The Numbers:13 Project
His troop, as enrolled: 59,300. Numbers 2:13
Every ten years, the Constitution of the United States requires the government to take a census of the population. The numbers are extremely important. They determine proportional representation in the House of Representatives, factor into disbursement of tax dollars, divide up the Electoral College and all sorts of other things. An accurate count is necessary, though the definition of “accurate” for the census may not be quite as precise as for, say, balancing your checking account.
Like everything else in today’s world, the census has become politicized. The questions you ask determine the answers you get. And when you combine the suspicion people have developed of aggregation of data, quarrels over the nature of the questions, the exact wording and the specificity of the information recorded about any given respondent have become voluble.
I often say that I believe the Bible is true, but not always accurate. To me, the least threatening “proof” of my statement is the census described in Numbers, including in the verse at the top of the column. Somehow, every total of adult male populations was an exact multiple of a nice, round ten. No 17, no 63, no 32. A zero at the end of every total.
Is there a lesson for the US census in this phenomenon? Is “approximately” or “give-or-take” a reasonable standard to which we should aspire?
If the answer is yes – as it seems to be in the Bible – then the discussions of the nature of the questions are really pretty ridiculous. Given the scale of the counting across the country, can’t we just round up or round down or even estimate? Can’t we just do a representative sampling, apply one of those famous algorithms and be done with it?
Actually, I think the answer is no. I am not among those who believe that such a system would be corrupted by those with malicious intent – though I acknowledge the possibility. I base my objection on a theological standard: every person is an entire world. Eliminate one and destroy a world. Manufacture one and affirm something that is not true.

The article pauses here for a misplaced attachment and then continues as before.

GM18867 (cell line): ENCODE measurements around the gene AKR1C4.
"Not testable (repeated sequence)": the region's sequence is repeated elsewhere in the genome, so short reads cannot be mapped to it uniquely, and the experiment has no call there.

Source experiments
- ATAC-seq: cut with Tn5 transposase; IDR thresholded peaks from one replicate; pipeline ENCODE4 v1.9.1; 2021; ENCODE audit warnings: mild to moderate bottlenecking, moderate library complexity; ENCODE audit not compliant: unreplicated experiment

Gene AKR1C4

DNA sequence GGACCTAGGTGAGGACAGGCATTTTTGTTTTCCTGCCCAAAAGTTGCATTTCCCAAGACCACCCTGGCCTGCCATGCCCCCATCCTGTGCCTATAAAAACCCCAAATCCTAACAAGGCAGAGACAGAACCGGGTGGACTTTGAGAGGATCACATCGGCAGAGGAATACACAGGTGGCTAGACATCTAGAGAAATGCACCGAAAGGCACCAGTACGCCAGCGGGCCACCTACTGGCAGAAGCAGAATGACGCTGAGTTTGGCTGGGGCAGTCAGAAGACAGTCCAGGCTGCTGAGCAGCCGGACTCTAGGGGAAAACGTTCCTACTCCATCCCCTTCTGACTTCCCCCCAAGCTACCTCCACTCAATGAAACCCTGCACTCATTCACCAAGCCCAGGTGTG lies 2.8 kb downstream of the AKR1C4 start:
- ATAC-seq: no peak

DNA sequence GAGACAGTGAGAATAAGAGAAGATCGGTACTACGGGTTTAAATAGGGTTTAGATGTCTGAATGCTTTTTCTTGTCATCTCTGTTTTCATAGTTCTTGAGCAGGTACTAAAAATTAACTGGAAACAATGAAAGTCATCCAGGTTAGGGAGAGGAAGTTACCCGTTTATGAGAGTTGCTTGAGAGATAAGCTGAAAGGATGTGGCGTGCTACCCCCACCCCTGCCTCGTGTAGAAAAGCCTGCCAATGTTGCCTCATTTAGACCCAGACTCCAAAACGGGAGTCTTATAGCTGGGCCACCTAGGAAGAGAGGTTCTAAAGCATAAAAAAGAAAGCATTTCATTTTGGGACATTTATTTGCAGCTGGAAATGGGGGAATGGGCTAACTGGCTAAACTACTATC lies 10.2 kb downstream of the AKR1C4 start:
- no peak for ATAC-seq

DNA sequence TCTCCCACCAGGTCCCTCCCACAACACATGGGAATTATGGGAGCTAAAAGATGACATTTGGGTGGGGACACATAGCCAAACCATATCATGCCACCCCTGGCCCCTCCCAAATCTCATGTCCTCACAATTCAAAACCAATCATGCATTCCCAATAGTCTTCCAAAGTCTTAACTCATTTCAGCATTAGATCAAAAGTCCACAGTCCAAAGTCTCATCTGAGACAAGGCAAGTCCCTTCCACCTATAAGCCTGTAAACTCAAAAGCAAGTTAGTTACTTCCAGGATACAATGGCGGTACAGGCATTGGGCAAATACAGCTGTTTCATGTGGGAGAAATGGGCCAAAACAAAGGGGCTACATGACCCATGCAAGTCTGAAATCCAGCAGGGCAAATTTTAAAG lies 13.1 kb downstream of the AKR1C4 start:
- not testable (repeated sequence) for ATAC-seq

As a matter of principle, every person counts, and each of those persons who is a citizen has the right to cast a ballot for the people who will determine the directions of the community, state and country in which they reside. Among those considerations is how we treat the residents who are not citizens; should they be rounded up and redistributed as political pawns, as some officials recently suggested, or should they receive a fair share of services and support in recognition of their contributions to society and, more important, their basic humanity? I clearly have a preference, but I, like everyone else, only have one voice in the matter.
Which, of course, brings us to the matter of how that voice is expressed: voting. Just as we can’t round off the census numbers, we also can’t round off the tallies of votes. If the census gives us the big picture necessary to reimagine our country on a cyclical basis, elections give us the pixels that make up that big picture. If there is any indication of just how radical the concept of one person, one vote really is, it is the constant attempt of groups fearful of losing power to restrict the access of voters they consider opponents to the polls.
The Voting Rights Act of 1965 was the first comprehensive legislation since the 19th Amendment (which enfranchised women) to expand the protections of voting to all eligible voters. It was particularly important to – and focused on – southern states where obstacles to African American citizens who wished to register and exercise the franchise were purposeful and steep. Some of those states of late successfully made the case that the original rationale for the provisions of the law had been eliminated. But the creativity of those who would suppress the vote has not abated. Therefore, like the attempts to politicize the census, we must be vigilant in resisting the false claims of fraud that animate opponents of easy access to the polls.
There is a reason the Bible prohibits the deployment of a census except in very specific circumstances. Kings generally counted their able-bodied men when they were preparing for an expeditionary war. The Bible is suspicious of such motivation, and it seems to contextually each census in those very limited contexts. War, of necessity, dehumanizes combatants; victories are too often determined by the number of lives lost (or saved). In those situations, it is not surprising that a rounded number will do. Unlike elections, nobody ever won a war by one life.
But in a society that puts ultimate value on every life, it is important to recognize that no one should feel like a number – unless for each of us that number 1.